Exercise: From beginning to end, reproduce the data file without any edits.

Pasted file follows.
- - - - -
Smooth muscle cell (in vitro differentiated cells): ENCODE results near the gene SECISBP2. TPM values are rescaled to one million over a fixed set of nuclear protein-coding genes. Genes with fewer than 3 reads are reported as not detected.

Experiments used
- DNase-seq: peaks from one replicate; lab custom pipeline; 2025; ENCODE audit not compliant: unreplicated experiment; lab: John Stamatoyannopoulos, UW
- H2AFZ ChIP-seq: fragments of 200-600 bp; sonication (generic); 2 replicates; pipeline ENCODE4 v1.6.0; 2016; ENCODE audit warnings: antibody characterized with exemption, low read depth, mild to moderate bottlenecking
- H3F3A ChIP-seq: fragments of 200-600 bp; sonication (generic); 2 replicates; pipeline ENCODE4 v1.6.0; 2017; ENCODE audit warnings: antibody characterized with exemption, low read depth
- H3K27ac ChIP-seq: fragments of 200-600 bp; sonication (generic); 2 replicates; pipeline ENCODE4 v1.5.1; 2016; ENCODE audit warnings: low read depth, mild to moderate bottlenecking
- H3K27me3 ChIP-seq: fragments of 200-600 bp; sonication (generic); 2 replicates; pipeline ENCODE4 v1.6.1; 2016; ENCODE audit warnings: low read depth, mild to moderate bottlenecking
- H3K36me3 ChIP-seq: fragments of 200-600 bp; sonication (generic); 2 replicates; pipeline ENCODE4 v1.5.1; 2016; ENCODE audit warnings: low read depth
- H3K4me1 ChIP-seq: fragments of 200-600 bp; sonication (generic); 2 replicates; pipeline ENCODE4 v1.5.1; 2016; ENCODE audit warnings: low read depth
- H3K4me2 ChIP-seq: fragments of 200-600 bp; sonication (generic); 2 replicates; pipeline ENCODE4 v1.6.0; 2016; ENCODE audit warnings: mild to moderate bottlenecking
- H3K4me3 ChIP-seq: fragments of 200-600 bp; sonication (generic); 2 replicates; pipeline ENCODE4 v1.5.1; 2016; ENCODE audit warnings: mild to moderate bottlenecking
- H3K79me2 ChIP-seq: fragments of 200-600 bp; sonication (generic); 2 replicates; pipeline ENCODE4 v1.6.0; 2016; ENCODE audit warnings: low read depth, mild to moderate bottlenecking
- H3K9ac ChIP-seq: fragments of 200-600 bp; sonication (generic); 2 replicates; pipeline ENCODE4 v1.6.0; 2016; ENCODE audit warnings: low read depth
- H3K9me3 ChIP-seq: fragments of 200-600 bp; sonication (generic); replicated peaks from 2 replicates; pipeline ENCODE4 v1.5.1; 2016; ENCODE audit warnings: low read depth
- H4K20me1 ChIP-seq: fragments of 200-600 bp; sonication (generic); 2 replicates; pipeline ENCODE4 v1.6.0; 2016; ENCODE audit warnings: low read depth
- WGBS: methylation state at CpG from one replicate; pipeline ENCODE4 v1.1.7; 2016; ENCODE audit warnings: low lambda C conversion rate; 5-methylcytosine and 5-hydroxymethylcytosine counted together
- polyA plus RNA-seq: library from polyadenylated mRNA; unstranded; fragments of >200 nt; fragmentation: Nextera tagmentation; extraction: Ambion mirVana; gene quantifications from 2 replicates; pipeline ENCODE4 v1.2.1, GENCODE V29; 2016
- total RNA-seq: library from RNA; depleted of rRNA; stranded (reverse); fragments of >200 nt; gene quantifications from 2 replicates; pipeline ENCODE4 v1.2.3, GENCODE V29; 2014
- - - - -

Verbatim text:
Smooth muscle cell (in vitro differentiated cells): ENCODE results near the gene SECISBP2. TPM values are rescaled to one million over a fixed set of nuclear protein-coding genes. Genes with fewer than 3 reads are reported as not detected.

Experiments used
- DNase-seq: peaks from one replicate; lab custom pipeline; 2025; ENCODE audit not compliant: unreplicated experiment; lab: John Stamatoyannopoulos, UW
- H2AFZ ChIP-seq: fragments of 200-600 bp; sonication (generic); 2 replicates; pipeline ENCODE4 v1.6.0; 2016; ENCODE audit warnings: antibody characterized with exemption, low read depth, mild to moderate bottlenecking
- H3F3A ChIP-seq: fragments of 200-600 bp; sonication (generic); 2 replicates; pipeline ENCODE4 v1.6.0; 2017; ENCODE audit warnings: antibody characterized with exemption, low read depth
- H3K27ac ChIP-seq: fragments of 200-600 bp; sonication (generic); 2 replicates; pipeline ENCODE4 v1.5.1; 2016; ENCODE audit warnings: low read depth, mild to moderate bottlenecking
- H3K27me3 ChIP-seq: fragments of 200-600 bp; sonication (generic); 2 replicates; pipeline ENCODE4 v1.6.1; 2016; ENCODE audit warnings: low read depth, mild to moderate bottlenecking
- H3K36me3 ChIP-seq: fragments of 200-600 bp; sonication (generic); 2 replicates; pipeline ENCODE4 v1.5.1; 2016; ENCODE audit warnings: low read depth
- H3K4me1 ChIP-seq: fragments of 200-600 bp; sonication (generic); 2 replicates; pipeline ENCODE4 v1.5.1; 2016; ENCODE audit warnings: low read depth
- H3K4me2 ChIP-seq: fragments of 200-600 bp; sonication (generic); 2 replicates; pipeline ENCODE4 v1.6.0; 2016; ENCODE audit warnings: mild to moderate bottlenecking
- H3K4me3 ChIP-seq: fragments of 200-600 bp; sonication (generic); 2 replicates; pipeline ENCODE4 v1.5.1; 2016; ENCODE audit warnings: mild to moderate bottlenecking
- H3K79me2 ChIP-seq: fragments of 200-600 bp; sonication (generic); 2 replicates; pipeline ENCODE4 v1.6.0; 2016; ENCODE audit warnings: low read depth, mild to moderate bottlenecking
- H3K9ac ChIP-seq: fragments of 200-600 bp; sonication (generic); 2 replicates; pipeline ENCODE4 v1.6.0; 2016; ENCODE audit warnings: low read depth
- H3K9me3 ChIP-seq: fragments of 200-600 bp; sonication (generic); replicated peaks from 2 replicates; pipeline ENCODE4 v1.5.1; 2016; ENCODE audit warnings: low read depth
- H4K20me1 ChIP-seq: fragments of 200-600 bp; sonication (generic); 2 replicates; pipeline ENCODE4 v1.6.0; 2016; ENCODE audit warnings: low read depth
- WGBS: methylation state at CpG from one replicate; pipeline ENCODE4 v1.1.7; 2016; ENCODE audit warnings: low lambda C conversion rate; 5-methylcytosine and 5-hydroxymethylcytosine counted together
- polyA plus RNA-seq: library from polyadenylated mRNA; unstranded; fragments of >200 nt; fragmentation: Nextera tagmentation; extraction: Ambion mirVana; gene quantifications from 2 replicates; pipeline ENCODE4 v1.2.1, GENCODE V29; 2016
- total RNA-seq: library from RNA; depleted of rRNA; stranded (reverse); fragments of >200 nt; gene quantifications from 2 replicates; pipeline ENCODE4 v1.2.3, GENCODE V29; 2014